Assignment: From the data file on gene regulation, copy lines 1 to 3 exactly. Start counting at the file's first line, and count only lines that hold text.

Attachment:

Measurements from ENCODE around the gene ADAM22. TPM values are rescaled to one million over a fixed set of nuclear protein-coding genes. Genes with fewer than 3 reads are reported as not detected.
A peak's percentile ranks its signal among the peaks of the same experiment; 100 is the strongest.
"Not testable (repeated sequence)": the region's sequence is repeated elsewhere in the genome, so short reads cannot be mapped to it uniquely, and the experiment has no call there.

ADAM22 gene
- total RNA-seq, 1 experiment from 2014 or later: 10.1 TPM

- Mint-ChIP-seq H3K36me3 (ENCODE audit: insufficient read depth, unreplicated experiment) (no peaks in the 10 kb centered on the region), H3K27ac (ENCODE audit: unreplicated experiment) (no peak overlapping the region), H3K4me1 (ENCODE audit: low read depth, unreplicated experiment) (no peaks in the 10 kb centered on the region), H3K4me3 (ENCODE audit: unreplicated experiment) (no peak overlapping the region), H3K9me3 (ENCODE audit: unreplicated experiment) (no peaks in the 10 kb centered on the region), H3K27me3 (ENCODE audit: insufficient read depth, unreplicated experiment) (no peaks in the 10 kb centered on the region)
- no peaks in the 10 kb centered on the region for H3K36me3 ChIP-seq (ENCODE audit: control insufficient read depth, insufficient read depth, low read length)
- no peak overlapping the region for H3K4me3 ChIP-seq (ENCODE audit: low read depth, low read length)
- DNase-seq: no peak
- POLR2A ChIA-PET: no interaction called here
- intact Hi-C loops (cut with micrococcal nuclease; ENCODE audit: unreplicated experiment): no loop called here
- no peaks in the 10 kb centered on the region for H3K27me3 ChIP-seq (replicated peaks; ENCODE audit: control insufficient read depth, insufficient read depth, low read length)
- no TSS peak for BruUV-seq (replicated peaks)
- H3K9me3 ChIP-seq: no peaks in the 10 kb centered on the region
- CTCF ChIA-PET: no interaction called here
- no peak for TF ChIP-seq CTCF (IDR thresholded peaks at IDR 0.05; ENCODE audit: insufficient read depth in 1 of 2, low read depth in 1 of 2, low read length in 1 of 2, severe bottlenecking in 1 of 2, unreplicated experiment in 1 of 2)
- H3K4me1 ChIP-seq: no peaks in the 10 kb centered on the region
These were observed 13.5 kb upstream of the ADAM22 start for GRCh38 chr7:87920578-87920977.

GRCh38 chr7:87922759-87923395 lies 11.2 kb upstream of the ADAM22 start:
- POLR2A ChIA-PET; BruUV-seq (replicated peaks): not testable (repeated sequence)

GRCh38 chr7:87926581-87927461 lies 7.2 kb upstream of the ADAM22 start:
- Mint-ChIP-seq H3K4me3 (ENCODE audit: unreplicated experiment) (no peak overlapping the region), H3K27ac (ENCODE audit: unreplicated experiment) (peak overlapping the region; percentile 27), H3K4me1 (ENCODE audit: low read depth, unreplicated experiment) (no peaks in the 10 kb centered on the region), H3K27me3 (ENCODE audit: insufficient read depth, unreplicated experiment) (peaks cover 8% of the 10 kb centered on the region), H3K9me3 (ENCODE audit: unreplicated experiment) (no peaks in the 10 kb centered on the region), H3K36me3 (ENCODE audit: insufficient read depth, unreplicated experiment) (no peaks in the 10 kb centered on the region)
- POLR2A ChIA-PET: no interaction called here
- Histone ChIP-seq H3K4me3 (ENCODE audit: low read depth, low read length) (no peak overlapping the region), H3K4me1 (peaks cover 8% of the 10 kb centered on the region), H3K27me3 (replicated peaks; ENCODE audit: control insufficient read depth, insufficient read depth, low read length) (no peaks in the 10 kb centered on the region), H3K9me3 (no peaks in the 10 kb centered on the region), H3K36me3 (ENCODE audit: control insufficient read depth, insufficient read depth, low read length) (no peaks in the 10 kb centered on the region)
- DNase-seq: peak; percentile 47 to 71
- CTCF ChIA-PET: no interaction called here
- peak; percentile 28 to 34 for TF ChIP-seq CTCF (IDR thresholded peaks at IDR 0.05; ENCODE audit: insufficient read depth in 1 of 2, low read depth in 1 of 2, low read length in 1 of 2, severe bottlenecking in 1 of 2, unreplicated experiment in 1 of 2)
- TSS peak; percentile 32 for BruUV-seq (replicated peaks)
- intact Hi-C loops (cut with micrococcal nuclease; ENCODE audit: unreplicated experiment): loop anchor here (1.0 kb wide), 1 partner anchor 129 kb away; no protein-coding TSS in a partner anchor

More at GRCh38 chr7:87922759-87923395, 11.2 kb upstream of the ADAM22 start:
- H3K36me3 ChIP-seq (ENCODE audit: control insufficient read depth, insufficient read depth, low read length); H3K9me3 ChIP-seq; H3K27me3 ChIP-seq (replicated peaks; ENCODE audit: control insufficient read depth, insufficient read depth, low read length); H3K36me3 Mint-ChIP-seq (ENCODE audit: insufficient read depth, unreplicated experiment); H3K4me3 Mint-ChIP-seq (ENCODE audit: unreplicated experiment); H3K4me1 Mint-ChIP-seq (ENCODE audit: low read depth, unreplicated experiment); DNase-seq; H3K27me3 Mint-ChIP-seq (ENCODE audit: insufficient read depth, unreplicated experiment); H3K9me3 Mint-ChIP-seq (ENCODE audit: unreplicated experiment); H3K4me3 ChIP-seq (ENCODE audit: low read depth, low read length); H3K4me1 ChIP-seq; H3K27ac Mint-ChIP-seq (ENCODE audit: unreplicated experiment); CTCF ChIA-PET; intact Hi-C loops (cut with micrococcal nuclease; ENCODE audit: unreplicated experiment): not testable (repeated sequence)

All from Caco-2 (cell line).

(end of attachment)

Measurements from ENCODE around the gene ADAM22. TPM values are rescaled to one million over a fixed set of nuclear protein-coding genes. Genes with fewer than 3 reads are reported as not detected.
A peak's percentile ranks its signal among the peaks of the same experiment; 100 is the strongest.
"Not testable (repeated sequence)": the region's sequence is repeated elsewhere in the genome, so short reads cannot be mapped to it uniquely, and the experiment has no call there.